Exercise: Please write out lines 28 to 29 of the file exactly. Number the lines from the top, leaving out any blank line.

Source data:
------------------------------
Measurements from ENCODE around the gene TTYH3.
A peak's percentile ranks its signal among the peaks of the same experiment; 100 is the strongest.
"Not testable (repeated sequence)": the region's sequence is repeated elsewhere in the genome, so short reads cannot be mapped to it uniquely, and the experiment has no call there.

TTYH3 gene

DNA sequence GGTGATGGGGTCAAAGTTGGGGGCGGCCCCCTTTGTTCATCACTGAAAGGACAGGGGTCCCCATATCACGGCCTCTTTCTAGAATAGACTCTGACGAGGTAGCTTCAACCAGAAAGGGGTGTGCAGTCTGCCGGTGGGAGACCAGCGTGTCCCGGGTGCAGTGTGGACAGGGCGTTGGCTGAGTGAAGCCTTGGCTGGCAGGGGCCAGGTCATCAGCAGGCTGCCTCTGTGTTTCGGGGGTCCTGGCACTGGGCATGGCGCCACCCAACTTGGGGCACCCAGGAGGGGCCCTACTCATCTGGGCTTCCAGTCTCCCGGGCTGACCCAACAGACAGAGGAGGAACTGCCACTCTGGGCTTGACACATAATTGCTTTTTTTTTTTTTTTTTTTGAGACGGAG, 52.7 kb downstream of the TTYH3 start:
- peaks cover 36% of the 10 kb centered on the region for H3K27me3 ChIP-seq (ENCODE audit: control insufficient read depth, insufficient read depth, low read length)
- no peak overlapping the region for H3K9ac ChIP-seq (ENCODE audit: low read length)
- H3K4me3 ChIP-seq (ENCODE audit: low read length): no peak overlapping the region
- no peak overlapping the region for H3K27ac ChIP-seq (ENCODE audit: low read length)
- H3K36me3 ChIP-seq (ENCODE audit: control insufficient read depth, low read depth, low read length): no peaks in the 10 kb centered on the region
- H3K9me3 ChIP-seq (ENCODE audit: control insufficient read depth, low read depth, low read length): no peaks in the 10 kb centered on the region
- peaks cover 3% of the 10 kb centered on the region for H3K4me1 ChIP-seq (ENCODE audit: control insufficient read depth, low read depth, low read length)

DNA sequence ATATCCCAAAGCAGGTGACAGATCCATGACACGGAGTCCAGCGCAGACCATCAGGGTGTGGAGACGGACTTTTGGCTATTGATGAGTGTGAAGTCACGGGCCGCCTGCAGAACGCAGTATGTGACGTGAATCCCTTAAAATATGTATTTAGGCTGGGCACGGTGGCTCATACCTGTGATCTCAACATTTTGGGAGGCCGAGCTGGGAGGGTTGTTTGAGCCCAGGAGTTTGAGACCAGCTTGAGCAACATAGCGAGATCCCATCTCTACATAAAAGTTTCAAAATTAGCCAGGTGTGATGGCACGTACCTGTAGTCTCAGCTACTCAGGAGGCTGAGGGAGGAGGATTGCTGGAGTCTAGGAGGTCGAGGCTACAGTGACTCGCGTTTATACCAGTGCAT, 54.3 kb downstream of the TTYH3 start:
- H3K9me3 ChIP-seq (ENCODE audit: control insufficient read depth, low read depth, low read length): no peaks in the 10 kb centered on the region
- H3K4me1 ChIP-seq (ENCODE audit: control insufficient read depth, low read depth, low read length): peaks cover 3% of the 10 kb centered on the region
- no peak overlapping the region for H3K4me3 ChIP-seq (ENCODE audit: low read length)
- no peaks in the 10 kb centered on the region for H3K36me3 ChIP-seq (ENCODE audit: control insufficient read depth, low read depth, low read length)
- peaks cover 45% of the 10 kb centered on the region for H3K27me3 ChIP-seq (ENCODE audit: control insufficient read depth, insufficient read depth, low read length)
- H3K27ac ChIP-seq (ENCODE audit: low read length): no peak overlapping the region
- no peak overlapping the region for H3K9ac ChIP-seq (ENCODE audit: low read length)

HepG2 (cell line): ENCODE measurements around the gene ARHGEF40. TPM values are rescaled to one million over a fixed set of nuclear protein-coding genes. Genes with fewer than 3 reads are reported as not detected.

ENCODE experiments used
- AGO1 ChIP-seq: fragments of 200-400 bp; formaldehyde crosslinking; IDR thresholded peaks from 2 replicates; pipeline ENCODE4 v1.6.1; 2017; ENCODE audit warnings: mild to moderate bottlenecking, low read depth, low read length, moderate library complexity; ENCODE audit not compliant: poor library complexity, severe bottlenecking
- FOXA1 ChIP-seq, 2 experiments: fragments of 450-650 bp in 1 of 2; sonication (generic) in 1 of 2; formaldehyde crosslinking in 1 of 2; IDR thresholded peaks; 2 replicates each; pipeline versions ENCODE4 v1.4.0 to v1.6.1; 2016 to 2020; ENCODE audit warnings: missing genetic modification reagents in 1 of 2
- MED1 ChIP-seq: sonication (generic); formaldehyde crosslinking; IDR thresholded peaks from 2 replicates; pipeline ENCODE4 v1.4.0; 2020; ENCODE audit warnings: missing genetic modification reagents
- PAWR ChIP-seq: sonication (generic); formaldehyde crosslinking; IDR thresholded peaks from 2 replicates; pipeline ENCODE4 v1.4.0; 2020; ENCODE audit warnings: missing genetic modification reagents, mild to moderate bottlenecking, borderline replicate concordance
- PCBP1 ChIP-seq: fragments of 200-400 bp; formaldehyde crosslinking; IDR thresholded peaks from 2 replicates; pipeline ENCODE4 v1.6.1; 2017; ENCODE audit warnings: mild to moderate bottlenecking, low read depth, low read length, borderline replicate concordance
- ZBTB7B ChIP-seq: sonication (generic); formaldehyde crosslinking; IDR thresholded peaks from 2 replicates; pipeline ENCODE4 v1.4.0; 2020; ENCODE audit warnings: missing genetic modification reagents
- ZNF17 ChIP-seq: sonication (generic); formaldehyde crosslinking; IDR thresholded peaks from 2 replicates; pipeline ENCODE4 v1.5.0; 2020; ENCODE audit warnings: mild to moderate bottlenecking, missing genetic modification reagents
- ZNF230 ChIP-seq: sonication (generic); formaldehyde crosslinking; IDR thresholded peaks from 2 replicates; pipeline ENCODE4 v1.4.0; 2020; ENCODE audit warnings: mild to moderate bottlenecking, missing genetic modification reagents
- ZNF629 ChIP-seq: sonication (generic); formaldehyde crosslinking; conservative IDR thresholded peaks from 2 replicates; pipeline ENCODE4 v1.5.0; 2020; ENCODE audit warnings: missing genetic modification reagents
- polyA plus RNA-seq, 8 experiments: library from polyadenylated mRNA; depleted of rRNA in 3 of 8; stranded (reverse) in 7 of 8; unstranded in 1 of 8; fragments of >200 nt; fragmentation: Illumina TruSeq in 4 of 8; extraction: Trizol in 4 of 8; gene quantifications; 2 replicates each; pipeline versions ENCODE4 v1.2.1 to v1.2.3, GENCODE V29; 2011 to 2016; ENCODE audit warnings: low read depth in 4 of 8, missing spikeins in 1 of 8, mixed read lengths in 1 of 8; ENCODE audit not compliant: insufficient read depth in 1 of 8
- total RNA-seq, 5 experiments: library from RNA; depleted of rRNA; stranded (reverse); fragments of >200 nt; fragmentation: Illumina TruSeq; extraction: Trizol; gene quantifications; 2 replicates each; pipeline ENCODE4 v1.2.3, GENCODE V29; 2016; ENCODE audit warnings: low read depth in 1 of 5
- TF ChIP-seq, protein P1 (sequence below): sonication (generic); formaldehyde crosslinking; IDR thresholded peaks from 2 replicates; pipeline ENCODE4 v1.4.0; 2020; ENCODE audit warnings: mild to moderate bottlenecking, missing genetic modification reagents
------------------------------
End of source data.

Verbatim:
- ZBTB7B ChIP-seq: sonication (generic); formaldehyde crosslinking; IDR thresholded peaks from 2 replicates; pipeline ENCODE4 v1.4.0; 2020; ENCODE audit warnings: missing genetic modification reagents
- ZNF17 ChIP-seq: sonication (generic); formaldehyde crosslinking; IDR thresholded peaks from 2 replicates; pipeline ENCODE4 v1.5.0; 2020; ENCODE audit warnings: mild to moderate bottlenecking, missing genetic modification reagents